Thing is, Firefox 49 is a really, really good browser. But is it good enough to give the open source browser any significant gains in the realm of market share? Let’s take a look at what the Mozilla developers have brought to the fore with the latest release of their flagship browser and see how much hope it holds for the future of the software that was once leader among its peers.

Electrolysis

Starting with FF48, the browser began sporting a feature similar to that of Chrome. Now each tab gets its own process. For Firefox, this is called Electrolysis and it’s impressive.

By default Electrolysis is disabled. To enable it, you have to do the following:

  1. Open Firefox
  2. Enter about:config in the address bar
  3. Set browser.tabs.remote.autostart to true
  4. Set extensions.e10sBloc­kedByAddons to false
  5. Set extensions.e10sBloc­ksEnabling to false
  6. Restart Firefox

Once you’ve done that, you should notice a significant increase in performance (in both startup and page rendering), as well as stability and security. According to the developers, the page rendering gains for Electrolysis-enabled releases of Firefox could exceed over 700%. I have not officially benchmarked the gains, but real-world testing does clearly show that when Electrolysis is enabled, page rendering is not only seriously faster, it’s also much smoother.

Widevine support

With the 49th release, Firefox finally gets Google’s Widevine CDM (Content Decryption Management) support. What does this mean? In a word, Netflix. From Mozilla:

“Widevine support is an alternative solution for streaming services that currently rely on Silverlight for playback of DRM-protected video content. It will allow websites to show DRM-protected video content in Firefox without the use of NPAPI plugins. This is an important step on Mozilla’s roadmap to remove NPAPI plugin support.”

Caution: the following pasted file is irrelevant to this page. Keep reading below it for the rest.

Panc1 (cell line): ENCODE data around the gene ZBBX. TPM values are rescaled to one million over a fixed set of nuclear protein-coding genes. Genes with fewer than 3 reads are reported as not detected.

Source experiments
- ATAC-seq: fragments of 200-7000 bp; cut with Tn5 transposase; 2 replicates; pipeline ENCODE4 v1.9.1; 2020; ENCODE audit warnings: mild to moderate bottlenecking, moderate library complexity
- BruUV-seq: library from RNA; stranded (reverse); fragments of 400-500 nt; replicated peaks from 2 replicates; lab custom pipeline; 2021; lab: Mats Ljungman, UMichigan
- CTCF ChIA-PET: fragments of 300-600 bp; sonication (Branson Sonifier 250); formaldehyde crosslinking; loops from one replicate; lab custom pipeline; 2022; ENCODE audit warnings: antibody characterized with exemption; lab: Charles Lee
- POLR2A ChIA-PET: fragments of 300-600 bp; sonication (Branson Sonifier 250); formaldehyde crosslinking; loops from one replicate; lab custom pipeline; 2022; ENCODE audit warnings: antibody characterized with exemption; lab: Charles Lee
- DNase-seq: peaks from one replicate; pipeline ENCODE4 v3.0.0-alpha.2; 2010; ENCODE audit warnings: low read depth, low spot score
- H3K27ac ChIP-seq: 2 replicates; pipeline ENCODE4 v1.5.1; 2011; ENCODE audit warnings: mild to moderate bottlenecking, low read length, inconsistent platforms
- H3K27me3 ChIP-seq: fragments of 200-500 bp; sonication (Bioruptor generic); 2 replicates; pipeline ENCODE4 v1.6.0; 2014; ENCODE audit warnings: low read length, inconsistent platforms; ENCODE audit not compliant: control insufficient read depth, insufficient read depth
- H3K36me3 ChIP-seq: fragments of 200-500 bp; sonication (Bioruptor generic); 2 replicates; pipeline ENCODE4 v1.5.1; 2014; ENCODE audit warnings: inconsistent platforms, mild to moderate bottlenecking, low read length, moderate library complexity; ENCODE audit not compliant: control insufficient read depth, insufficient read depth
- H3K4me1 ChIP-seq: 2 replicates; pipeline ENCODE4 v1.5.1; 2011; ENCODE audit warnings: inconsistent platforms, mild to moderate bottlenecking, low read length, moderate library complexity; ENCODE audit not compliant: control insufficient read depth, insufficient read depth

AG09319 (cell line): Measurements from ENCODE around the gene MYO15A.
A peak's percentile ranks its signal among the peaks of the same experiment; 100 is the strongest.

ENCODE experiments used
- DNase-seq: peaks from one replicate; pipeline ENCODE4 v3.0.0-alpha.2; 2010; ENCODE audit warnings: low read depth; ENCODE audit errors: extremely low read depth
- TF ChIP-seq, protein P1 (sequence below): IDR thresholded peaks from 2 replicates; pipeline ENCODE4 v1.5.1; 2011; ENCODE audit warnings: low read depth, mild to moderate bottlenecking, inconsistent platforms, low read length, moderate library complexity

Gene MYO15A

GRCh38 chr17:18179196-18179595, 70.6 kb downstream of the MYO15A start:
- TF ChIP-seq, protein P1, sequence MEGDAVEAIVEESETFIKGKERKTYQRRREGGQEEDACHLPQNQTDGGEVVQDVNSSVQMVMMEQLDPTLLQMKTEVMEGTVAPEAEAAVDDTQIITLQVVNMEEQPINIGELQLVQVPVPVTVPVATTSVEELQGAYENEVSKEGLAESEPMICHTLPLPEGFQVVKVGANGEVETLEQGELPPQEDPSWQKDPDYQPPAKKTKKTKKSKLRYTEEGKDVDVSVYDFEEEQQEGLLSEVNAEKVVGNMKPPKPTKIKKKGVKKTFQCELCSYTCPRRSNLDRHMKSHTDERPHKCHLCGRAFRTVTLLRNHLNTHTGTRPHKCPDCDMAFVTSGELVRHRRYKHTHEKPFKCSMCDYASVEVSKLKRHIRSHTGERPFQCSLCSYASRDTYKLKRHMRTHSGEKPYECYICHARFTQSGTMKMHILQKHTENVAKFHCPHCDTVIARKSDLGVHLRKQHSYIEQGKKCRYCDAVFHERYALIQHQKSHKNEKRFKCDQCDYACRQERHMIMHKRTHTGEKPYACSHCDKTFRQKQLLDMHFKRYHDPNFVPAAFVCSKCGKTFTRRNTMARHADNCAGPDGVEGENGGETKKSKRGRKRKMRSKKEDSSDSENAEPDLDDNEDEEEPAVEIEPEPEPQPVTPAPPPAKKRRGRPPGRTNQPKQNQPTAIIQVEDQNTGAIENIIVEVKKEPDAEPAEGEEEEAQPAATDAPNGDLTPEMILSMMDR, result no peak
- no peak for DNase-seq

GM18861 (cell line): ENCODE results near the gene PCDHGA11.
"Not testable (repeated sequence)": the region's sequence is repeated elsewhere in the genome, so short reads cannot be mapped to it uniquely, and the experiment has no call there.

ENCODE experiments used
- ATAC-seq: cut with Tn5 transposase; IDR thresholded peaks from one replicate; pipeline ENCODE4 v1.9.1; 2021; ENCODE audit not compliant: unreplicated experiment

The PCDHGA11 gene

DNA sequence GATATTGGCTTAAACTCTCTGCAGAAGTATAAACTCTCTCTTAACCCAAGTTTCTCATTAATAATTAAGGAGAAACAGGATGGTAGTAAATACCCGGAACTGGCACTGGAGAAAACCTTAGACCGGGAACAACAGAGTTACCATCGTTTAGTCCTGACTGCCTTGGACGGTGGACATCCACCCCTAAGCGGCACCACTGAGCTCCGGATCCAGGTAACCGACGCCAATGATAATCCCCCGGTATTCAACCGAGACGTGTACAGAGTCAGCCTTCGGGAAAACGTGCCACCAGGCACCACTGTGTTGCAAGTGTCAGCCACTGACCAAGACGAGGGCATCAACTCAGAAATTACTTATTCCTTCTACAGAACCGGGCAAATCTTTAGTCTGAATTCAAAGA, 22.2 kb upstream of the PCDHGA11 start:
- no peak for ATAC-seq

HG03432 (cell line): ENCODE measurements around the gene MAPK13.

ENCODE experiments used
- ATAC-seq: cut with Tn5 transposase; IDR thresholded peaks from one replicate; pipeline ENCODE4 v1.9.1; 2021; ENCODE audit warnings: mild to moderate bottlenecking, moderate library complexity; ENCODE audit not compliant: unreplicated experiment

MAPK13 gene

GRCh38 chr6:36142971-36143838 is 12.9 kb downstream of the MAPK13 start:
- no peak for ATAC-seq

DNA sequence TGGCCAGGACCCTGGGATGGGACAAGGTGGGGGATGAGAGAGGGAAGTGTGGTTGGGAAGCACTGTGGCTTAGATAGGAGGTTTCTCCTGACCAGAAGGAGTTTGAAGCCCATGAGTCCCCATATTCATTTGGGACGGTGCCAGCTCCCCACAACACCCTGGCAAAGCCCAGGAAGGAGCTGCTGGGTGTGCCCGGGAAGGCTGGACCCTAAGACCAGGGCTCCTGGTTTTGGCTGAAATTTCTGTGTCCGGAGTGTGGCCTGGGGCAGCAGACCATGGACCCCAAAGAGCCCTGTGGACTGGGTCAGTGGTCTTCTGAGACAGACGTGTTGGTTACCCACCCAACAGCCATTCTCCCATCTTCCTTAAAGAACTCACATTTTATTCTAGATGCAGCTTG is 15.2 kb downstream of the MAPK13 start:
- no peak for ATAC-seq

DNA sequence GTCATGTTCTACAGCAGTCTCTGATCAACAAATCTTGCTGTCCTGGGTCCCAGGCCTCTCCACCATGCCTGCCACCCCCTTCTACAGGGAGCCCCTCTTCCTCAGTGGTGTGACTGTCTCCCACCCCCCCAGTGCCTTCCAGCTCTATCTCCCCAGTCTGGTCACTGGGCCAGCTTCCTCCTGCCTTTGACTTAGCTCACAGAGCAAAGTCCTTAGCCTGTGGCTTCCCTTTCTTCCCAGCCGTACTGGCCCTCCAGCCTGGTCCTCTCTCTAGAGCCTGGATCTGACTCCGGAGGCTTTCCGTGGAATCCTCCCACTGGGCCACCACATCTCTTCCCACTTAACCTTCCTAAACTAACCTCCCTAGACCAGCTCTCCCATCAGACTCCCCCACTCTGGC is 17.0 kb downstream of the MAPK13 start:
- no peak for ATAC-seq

What is interesting about this, however, is that if you go to the Widevine page, you clearly see that Linux is not supported. To get this to work, you have to install a User Agent switcher. The configuration I’ve found works the best for Netflix is Chrome on Linux (which is ironic, considering Widevine doesn’t actually support Linux). With this particular combo, Netflix works fine in Firefox 49.

Narrator

There’s a new feature, tucked inside the Reader Mode, that really caught me by surprise. If you go to a page and click on the reader icon (the tiny book at the right end of the address bar), you’ll see a sidebar appear on the left side of the window (Figure A).

Figure A

Figure A
Image: Jack Wallen
The Reader mode toolbar.

The icon that rests second from the bottom is the Narrator icon. Click that button a popup will appear (Figure B). From that popup, click the play button and Firefox will begin narrating the page for you. There is nothing to install or enable…it just works (and works really well). When you click the icon, a popup will open that allows you to control the playback (stop, back, forward, speed, and voice).

Figure B

Figure B
Image: Jack Wallen
The Narrator in action.

This is one of those features you may never use; but on the off-chance you need it, you’ll be thankful it’s there.

Goodbye Hello and tab groups

That’s right, the short-lived Hello system is gone. And that’s fine, as it never managed to gain any traction. Another feature that never really saw much popularity was Tab Groups. That too has been jettisoned. It’s good to see the Mozilla developers getting rid of the bits and pieces that have really served no purpose other than to add bloat to a browser that had already grown too large.

Taking the place of Tab Groups is Synced Tabs. Naturally, you have to be signed into a Firefox account, but this is something you’ll certainly want to do (so that all of your bookmarks, passwords, history, add-ons, preferences, and now tabs will be in sync across all your devices).

Answer the question

In the end, Firefox 49 is all about speed. This has been the one major issue dogging the open source browser for a very long time. With the latest release, Firefox finally pulls neck and neck, with the competition, in the race for that ever-elusive title of “speedster”. That’s big, considering how much of a lead Chrome had on Firefox.